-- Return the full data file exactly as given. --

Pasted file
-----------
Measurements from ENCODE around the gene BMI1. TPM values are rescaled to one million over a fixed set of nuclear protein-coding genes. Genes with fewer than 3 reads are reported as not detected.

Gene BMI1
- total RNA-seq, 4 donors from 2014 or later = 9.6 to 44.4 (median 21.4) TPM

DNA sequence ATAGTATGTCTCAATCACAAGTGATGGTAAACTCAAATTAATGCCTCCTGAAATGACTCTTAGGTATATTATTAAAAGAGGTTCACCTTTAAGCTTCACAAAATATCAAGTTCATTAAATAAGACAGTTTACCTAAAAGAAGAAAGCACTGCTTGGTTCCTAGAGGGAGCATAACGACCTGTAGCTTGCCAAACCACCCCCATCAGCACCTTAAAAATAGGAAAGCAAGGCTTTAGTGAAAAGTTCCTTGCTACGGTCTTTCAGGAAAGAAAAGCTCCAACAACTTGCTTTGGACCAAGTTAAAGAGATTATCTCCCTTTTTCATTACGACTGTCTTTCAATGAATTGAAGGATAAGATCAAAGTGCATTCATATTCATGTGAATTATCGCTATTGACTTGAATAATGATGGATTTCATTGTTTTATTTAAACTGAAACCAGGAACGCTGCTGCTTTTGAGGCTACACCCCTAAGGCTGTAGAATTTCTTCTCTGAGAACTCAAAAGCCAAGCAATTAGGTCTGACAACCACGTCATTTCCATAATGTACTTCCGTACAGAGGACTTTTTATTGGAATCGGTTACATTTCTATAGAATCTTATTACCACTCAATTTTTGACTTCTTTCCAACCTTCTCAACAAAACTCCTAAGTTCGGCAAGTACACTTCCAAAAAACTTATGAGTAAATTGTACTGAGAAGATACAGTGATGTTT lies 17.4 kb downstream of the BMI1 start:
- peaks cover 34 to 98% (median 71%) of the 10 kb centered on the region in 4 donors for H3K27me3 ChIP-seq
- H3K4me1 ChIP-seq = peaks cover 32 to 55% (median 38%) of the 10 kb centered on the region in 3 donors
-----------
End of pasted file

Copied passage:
Measurements from ENCODE around the gene BMI1. TPM values are rescaled to one million over a fixed set of nuclear protein-coding genes. Genes with fewer than 3 reads are reported as not detected.

Gene BMI1
- total RNA-seq, 4 donors from 2014 or later = 9.6 to 44.4 (median 21.4) TPM

DNA sequence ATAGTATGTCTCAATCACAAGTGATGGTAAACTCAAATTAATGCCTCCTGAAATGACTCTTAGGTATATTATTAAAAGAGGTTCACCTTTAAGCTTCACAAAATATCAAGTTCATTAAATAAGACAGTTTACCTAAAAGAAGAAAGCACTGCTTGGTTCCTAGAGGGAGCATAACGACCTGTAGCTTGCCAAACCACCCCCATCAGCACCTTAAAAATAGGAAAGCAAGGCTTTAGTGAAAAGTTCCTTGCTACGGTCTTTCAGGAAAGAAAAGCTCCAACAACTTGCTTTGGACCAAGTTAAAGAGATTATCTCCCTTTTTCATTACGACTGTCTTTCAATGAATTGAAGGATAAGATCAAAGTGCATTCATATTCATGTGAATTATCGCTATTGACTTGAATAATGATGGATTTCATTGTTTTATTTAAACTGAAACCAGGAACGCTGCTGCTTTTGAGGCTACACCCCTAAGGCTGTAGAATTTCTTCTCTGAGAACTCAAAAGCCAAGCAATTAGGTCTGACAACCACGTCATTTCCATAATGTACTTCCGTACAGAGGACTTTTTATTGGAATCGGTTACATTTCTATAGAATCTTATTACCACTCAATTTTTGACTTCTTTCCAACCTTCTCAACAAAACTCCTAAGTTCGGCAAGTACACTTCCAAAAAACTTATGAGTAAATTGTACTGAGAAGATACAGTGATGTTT lies 17.4 kb downstream of the BMI1 start:
- peaks cover 34 to 98% (median 71%) of the 10 kb centered on the region in 4 donors for H3K27me3 ChIP-seq
- H3K4me1 ChIP-seq = peaks cover 32 to 55% (median 38%) of the 10 kb centered on the region in 3 donors